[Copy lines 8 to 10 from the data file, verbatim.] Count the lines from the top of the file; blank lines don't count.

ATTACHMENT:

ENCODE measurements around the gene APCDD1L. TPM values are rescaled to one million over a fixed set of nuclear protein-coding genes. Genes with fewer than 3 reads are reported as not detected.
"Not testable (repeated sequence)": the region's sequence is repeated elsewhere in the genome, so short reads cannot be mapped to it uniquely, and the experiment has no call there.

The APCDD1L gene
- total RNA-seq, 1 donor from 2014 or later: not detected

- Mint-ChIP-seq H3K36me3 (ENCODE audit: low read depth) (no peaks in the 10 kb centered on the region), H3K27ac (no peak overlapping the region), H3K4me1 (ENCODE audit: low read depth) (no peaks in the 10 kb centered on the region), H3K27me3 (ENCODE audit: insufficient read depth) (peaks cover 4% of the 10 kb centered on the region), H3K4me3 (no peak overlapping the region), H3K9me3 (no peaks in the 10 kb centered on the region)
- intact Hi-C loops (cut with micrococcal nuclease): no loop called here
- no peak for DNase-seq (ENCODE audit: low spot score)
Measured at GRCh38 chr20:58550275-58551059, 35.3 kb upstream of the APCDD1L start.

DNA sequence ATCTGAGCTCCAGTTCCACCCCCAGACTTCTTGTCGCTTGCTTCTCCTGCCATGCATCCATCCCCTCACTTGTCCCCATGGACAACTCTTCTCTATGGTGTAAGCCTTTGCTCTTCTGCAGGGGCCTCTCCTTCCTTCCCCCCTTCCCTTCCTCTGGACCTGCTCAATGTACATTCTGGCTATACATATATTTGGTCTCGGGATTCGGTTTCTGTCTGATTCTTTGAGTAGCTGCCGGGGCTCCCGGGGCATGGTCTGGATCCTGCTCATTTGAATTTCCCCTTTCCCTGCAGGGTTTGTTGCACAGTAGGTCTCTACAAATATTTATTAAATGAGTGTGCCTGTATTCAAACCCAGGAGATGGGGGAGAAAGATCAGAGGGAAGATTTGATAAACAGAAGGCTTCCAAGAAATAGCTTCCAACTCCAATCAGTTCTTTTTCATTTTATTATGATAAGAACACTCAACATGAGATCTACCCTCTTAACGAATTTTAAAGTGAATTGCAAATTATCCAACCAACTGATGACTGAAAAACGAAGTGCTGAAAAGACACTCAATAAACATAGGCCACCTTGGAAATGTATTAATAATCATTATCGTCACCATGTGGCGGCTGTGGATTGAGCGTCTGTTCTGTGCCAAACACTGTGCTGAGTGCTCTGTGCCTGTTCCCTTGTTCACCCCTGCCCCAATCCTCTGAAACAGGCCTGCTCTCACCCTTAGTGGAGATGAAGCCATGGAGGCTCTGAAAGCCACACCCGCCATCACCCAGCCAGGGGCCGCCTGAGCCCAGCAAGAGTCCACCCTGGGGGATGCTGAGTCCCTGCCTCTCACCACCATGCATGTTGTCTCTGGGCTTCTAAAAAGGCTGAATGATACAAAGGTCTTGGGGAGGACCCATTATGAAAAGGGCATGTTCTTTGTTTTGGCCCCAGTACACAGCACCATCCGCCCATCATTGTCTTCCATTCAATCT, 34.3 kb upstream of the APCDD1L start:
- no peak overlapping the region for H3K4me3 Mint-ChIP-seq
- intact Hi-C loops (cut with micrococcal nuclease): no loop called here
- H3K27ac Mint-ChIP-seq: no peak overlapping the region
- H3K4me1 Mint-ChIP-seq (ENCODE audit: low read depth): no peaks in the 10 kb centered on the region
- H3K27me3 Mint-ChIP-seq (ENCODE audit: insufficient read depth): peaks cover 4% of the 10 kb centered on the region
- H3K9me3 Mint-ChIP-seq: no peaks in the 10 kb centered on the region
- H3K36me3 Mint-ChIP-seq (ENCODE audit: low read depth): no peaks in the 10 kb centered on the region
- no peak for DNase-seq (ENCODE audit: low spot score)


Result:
Measured at GRCh38 chr20:58550275-58551059, 35.3 kb upstream of the APCDD1L start.

DNA sequence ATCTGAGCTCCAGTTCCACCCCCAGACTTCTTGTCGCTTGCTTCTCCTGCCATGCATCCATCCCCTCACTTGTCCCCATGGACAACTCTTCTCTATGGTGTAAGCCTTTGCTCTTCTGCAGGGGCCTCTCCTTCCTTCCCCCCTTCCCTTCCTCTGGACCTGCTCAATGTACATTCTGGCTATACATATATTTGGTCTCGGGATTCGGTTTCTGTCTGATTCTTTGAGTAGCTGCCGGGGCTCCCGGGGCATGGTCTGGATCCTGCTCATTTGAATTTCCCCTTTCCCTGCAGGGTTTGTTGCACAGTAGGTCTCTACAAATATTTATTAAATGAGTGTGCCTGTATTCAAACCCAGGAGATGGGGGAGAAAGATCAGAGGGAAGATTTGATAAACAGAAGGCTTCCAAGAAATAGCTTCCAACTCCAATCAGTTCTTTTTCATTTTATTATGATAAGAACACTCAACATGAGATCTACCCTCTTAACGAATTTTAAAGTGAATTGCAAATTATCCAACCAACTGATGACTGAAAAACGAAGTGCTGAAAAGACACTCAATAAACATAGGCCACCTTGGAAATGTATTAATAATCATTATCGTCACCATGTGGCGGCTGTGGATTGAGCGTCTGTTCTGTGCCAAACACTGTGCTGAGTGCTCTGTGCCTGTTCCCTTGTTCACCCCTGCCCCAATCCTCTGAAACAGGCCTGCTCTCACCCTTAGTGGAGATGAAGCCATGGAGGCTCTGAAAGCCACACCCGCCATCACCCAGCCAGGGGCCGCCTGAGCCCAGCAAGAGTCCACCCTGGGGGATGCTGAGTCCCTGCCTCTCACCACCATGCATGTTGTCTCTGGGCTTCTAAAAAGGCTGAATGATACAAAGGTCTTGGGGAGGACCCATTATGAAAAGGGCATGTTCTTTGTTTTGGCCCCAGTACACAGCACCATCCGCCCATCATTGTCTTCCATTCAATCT, 34.3 kb upstream of the APCDD1L start:
- no peak overlapping the region for H3K4me3 Mint-ChIP-seq